Sao Paulo mayor seeks center floor on Uber, eyes laws
(Reuters) – – Sao Paulo is methods to manage the Uber ride-sharing service as a substitute of backing an outright ban proposed by native lawmakers, the mayor of South America’s greatest metropolis mentioned at a college occasion in Paris.
“We’re analyzing a legislation that handed in Sao Paulo however has nonetheless not been signed, as a result of we wish to discover a center approach,” Mayor Fernando Haddad mentioned on Thursday in remarks posted on-line. “The chief department is analyzing the legislation and we have now about 10 days to announce the measures we contemplate acceptable.”
Haddad didn’t say whether or not he was planning a full or partial veto of a legislation that the town council accepted earlier this month banning paid ride-sharing apps resembling Uber amid protests by 1000’s of taxi drivers.
The mayor mentioned he was involved concerning the livelihood of Sao Paulo’s roughly 30,000 cab drivers and satisfied that the state needed to play a job in fixing city transportation points.
“I personally do not consider in mobility packages with out state regulation,” he mentioned, including that he shares considerations about Uber expressed by New York Mayor Invoice de Blasio, who himself fought an unsuccessful battle to restrict the service’s progress.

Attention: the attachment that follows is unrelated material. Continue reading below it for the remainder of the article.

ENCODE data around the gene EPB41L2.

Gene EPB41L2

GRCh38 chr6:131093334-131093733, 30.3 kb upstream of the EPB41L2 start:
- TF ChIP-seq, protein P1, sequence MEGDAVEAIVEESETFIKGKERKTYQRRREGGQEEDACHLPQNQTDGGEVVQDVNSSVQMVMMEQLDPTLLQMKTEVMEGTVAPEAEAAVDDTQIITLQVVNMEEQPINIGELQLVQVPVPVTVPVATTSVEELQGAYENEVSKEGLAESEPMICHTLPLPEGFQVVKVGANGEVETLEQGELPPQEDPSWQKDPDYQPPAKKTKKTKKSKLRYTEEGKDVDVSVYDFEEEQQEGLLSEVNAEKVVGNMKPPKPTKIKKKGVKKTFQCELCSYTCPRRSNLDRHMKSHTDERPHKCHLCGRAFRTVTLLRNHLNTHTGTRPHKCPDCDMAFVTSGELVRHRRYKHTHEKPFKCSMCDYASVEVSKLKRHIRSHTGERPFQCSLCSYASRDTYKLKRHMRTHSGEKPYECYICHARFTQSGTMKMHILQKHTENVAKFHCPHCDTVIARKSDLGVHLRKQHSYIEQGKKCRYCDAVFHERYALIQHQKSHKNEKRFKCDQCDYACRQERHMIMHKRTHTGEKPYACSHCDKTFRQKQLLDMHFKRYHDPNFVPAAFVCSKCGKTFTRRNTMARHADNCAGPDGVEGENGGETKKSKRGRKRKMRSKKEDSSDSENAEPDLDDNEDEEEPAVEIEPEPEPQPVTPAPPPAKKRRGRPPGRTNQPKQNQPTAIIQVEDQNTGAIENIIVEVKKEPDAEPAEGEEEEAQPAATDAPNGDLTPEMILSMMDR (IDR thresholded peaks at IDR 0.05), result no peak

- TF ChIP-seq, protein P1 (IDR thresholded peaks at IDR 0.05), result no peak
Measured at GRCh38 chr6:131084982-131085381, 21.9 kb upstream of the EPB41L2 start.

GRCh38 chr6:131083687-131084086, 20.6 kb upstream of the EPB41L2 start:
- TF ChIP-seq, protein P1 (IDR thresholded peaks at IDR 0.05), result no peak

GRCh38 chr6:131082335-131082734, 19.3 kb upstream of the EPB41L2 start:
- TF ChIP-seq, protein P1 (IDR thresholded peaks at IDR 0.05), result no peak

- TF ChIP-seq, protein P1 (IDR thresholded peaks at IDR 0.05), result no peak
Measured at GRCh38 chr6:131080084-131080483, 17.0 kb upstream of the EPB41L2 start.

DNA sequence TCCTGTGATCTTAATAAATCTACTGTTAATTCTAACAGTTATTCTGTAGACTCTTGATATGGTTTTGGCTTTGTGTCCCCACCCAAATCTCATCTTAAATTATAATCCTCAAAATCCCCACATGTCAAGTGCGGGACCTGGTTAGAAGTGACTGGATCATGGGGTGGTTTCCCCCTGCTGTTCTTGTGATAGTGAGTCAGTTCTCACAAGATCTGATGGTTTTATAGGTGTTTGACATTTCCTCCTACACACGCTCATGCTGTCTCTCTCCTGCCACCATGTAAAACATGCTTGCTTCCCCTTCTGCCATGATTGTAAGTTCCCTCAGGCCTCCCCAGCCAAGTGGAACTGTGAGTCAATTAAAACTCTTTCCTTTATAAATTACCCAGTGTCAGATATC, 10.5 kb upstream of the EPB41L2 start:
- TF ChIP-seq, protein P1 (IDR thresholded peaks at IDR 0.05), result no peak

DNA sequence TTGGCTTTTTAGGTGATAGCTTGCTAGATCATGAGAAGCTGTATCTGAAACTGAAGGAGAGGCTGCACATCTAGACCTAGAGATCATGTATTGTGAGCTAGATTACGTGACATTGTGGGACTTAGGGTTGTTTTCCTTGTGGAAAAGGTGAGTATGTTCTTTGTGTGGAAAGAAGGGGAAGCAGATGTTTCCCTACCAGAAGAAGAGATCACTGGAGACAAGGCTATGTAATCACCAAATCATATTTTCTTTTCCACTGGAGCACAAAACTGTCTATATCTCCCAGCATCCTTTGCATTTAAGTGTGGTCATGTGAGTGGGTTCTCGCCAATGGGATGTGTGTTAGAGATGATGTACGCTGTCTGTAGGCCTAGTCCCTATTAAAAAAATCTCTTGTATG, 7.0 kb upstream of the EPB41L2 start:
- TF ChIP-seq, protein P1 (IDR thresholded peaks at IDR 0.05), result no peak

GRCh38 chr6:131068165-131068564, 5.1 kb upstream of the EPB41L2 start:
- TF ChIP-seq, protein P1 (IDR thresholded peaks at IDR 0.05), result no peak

Uber has triggered protests by taxi drivers from London to New Delhi because it upends conventional enterprise fashions that require skilled drivers to pay steep licensing charges to drive cabs.
Haddad’s proposed compromise could be the second respite for Uber in Brazil this yr, after the governor of the federal district – residence to the nation’s capital metropolis Brasilia – vetoed a invoice banning the ride-sharing service. The mayor of Rio de Janeiro can also be weighing whether or not to signal a legislation banning Uber.
A consultant for the corporate, the world’s most useful venture-backed startup, declined to touch upon Haddad’s remarks.
Uber’s head of presidency relations in Brazil, Daniel Mangabeira, recommended earlier this month that the service may very well be regulated in Brazil because it has been in Mexico.
In July, Mexico Metropolis turned the primary metropolis in Latin America to manage Uber, introducing a 1.5 % levy on the price of rides and a yearly allow payment of 1,599 pesos ($95).
($1 = 16.97 Mexican pesos)
(Reporting by Alberto Alerigi Jr. and Brad Haynes; Extra reporting by Asher Levine; Modifying by Christian Plumb)